“You can’t punch a clock and be a good mayor,” Rothschild said. “To do this job right, you have to work like that. The trick is to make sure the things you’re working on re-energize you.”
One of those moments happened when the citizens supported the city’s road bond at the ballot. “It not only showed citizens were willing to place their trust back in city government,” Rothschild said, “but it also gave the city the opportunity to show we could be trusted. And we have. We’ve done what we said we were going to do.”
Ted Maxwell, president of the Southern Arizona Leadership Council, credits the Mayor with “continuously putting all he has into making Tucson a better place. No matter the issue he is addressing – whether it is finding a way to fix roads, encouraging kids to stay in school, helping homeless veterans or working to increase trade with Mexico – Jonathan Rothschild shows up and does all he can to make a difference.”
Rothschild has not been afraid to share big goals. When he took office, he said he wanted to make a difference in education – a statement that to some sounded hollow, given that the city council doesn’t have responsibility for school boards or funding for dry-erase markers and school buses. But the mayor worked with local districts to build a volunteer base to knock on doors to get kids back in school, to get tickets for families to experience the arts or to tie them more closely with social service programs. “Having a healthy education system is critical if you want to have a healthy business community,” Rothschild said.
For Lea Márquez-Peterson, president and CEO of the Tucson Hispanic Chamber of Commerce, that kind of willingness to collaborate to achieve hard goals is admirable. “The mayor has a white board in his office where he very visibly keeps his priorities and goals,” Márquez-Peterson said. “Even with all the notes and the circles, there’s a real transparency in what direction he’s going. I stand there really pretty unabashedly and look at the board to figure out where I fit in there. I applaud that kind of openness.”
She’s also been impressed with his work in building relationships – not just with other business interests and even working toward a more aligned city council – but with his focus on Mexico.
Joe Snell, president and CEO of Sun Corridor Inc., credits the mayor for his commitment to economic development. “Under Mayor Rothschild’s tenure, the City has developed a comprehensive economic development plan with a focus on talent, infrastructure and business environment. The City recognizes the importance of having a friendly, predictable business environment and a streamlined approach to development services and permitting processes, in order to be attractive to new and expanding businesses.”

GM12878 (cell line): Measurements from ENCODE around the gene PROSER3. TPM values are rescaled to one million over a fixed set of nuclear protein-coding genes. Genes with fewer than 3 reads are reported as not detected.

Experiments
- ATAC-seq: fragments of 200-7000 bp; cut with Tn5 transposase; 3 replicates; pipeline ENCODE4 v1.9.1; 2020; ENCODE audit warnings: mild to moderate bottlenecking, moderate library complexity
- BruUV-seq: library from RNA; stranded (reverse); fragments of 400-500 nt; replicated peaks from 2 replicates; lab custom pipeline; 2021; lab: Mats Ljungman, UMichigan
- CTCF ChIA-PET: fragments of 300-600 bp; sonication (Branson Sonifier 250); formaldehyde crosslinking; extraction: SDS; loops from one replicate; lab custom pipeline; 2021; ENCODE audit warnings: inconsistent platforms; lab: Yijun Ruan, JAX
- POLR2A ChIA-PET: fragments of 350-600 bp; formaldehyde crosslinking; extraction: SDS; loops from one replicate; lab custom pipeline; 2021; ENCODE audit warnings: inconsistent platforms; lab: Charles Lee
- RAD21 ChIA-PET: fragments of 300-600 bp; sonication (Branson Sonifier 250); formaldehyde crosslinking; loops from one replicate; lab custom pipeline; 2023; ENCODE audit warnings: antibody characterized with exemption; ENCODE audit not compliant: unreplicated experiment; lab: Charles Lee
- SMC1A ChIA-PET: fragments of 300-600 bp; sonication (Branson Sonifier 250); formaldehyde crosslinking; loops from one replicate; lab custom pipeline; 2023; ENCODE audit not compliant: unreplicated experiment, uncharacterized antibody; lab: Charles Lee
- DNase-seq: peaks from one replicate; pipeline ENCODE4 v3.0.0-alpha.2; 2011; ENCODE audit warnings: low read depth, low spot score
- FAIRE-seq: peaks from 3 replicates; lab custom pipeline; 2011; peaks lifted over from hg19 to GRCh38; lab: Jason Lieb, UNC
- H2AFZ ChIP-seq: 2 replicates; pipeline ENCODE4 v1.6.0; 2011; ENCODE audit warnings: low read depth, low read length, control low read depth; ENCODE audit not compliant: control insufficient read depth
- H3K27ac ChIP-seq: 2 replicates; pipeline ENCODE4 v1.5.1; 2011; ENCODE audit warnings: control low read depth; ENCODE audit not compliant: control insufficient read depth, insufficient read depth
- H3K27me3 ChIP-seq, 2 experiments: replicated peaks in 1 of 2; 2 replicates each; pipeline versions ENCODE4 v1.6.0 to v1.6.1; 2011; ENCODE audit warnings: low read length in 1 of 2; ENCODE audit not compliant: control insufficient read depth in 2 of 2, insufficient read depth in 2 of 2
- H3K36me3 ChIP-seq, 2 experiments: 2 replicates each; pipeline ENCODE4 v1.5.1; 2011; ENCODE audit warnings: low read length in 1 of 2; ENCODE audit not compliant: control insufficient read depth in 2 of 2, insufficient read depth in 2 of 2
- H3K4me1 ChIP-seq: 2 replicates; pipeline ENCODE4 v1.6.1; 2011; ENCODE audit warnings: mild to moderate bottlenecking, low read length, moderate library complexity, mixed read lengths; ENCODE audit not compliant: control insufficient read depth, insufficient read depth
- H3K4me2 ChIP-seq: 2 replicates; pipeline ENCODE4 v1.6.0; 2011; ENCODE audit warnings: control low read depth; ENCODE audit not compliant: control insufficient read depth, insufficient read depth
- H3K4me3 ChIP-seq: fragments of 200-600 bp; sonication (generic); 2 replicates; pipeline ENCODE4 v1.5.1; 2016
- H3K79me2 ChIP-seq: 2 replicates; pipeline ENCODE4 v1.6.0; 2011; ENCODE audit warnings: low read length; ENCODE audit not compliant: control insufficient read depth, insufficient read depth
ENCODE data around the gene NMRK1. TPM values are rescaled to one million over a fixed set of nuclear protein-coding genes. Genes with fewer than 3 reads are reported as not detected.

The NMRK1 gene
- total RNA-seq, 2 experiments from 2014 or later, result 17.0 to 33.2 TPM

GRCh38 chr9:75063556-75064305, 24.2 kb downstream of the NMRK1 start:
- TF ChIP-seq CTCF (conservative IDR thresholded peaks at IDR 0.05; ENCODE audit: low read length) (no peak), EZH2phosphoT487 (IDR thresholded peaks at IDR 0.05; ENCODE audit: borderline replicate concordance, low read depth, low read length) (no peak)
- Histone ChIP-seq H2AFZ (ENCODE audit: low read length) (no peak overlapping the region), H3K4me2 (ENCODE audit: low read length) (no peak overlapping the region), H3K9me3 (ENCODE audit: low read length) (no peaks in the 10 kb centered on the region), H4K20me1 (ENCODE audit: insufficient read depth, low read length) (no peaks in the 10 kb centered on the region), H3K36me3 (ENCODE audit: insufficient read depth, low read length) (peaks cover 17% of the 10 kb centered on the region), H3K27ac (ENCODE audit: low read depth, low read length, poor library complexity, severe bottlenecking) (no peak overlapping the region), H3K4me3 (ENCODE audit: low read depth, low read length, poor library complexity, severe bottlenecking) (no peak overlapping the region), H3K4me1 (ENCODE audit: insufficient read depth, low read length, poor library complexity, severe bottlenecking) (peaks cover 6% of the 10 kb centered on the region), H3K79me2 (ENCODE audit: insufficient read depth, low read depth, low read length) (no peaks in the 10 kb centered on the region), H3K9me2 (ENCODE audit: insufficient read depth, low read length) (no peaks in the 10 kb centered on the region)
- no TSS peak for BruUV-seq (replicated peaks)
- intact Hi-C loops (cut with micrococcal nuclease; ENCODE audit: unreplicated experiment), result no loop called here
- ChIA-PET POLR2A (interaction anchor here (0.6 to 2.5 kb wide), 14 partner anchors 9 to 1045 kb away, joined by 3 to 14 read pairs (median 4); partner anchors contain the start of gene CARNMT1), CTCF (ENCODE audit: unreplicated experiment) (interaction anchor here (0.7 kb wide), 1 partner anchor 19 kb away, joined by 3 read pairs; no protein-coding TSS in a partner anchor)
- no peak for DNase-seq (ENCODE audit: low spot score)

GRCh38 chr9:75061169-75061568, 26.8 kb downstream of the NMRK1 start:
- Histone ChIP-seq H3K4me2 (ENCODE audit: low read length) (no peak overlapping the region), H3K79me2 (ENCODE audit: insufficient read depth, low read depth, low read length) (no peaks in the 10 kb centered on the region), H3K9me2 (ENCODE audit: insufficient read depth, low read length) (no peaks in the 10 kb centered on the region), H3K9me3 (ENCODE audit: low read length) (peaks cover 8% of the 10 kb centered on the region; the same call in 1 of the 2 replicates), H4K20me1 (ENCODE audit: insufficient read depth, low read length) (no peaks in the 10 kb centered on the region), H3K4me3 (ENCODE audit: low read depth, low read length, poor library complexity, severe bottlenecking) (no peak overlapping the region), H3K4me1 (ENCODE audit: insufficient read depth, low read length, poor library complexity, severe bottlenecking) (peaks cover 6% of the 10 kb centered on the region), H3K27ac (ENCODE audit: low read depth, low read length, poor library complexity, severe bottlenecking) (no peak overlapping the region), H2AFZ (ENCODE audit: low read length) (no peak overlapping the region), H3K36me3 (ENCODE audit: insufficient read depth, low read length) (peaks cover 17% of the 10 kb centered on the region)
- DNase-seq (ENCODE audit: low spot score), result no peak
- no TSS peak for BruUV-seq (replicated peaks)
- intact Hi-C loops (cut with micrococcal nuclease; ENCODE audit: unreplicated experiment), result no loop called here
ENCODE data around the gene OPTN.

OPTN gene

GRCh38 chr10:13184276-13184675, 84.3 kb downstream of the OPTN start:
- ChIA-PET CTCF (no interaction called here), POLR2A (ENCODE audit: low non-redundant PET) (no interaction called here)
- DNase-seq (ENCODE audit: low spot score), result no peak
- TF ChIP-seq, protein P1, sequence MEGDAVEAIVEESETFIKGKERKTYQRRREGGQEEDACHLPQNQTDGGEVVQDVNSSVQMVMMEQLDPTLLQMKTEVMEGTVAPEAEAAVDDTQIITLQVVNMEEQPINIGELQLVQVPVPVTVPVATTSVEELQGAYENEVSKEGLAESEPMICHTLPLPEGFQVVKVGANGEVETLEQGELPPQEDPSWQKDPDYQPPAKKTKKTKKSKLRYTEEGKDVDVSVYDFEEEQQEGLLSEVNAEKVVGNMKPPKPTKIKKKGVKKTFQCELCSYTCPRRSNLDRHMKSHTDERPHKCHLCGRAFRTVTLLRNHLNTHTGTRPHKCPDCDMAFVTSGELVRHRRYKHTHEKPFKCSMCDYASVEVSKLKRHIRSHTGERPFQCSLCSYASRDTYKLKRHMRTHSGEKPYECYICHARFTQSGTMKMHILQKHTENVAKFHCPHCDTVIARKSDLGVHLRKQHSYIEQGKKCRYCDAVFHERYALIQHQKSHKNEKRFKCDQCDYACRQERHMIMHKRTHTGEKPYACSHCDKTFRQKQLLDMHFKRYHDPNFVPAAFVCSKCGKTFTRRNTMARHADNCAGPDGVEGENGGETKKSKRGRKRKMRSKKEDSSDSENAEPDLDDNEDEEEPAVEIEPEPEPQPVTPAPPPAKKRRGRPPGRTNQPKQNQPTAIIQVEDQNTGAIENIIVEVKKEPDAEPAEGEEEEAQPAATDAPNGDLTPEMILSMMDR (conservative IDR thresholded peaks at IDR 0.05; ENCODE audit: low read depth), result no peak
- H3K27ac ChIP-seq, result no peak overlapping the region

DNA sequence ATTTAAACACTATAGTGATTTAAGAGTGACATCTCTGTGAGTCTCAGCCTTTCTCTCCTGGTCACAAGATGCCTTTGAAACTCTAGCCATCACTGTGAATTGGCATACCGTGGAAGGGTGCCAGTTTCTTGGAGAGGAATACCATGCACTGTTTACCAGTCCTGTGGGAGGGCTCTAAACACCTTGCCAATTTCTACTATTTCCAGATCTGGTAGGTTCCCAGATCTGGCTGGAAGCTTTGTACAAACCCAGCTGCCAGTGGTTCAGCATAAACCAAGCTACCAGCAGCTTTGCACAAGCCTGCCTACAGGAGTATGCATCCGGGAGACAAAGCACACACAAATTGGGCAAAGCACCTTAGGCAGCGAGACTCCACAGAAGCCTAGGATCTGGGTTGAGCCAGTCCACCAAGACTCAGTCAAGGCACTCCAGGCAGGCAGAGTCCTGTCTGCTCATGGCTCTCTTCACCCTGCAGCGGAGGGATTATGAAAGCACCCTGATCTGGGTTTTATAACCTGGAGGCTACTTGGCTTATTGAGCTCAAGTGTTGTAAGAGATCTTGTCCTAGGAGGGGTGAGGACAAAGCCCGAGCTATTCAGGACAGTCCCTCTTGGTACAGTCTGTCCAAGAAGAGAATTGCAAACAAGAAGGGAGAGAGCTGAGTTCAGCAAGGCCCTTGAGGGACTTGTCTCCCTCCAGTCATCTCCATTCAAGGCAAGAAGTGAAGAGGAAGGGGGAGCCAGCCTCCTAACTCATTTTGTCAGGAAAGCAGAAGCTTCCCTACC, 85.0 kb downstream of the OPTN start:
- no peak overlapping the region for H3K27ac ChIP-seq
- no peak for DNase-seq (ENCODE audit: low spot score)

When Bob Logan assumed leadership of the DM50 last year – a civic organization designed to support Davis-Monthan Air Force Base and its $1.5 billion impact to the local economy – one of his first official acts was to reach out to the Mayor. Borrowing a page from Clovis, New Mexico, which rallied to protect Cannon Air Force Base from a base closure round, DM50 was looking for a way to demonstrate community support for the base through a multi-pronged community effort.
“Mayor Rothschild is a great partner. Today business, nonprofits and the public sector are working together to provide a Youth Center for Excellence for the youth on base. Whether from an advocacy standpoint, or just assisting in helping us clear any bureaucratic obstacles we may encounter, we are very appreciative of his 100-percent engagement on this important initiative.”
Rothschild said he has no intention of coasting on the string of recent victories. He rattled off a list of new goals, including issuing a call for strengthening community-based mentoring for kids in need. Mentors ideally would supplement the work being done by youth advocacy nonprofits and would potentially serve as role models who would steer youngsters to internships and summer programs and good decisions along their journey to college.
“We’re always looking for ways to be better,” he said. “Sometimes it’s a question of being efficient, quicker. Sometimes it’s a question of building alignment, such as the work we’re doing with the county. A lot of the time, it’s just about continuing to develop the economic development infrastructure of our community. Everyone is out there hustling to get the same business. We have to put in real effort if we’re going to be successful.”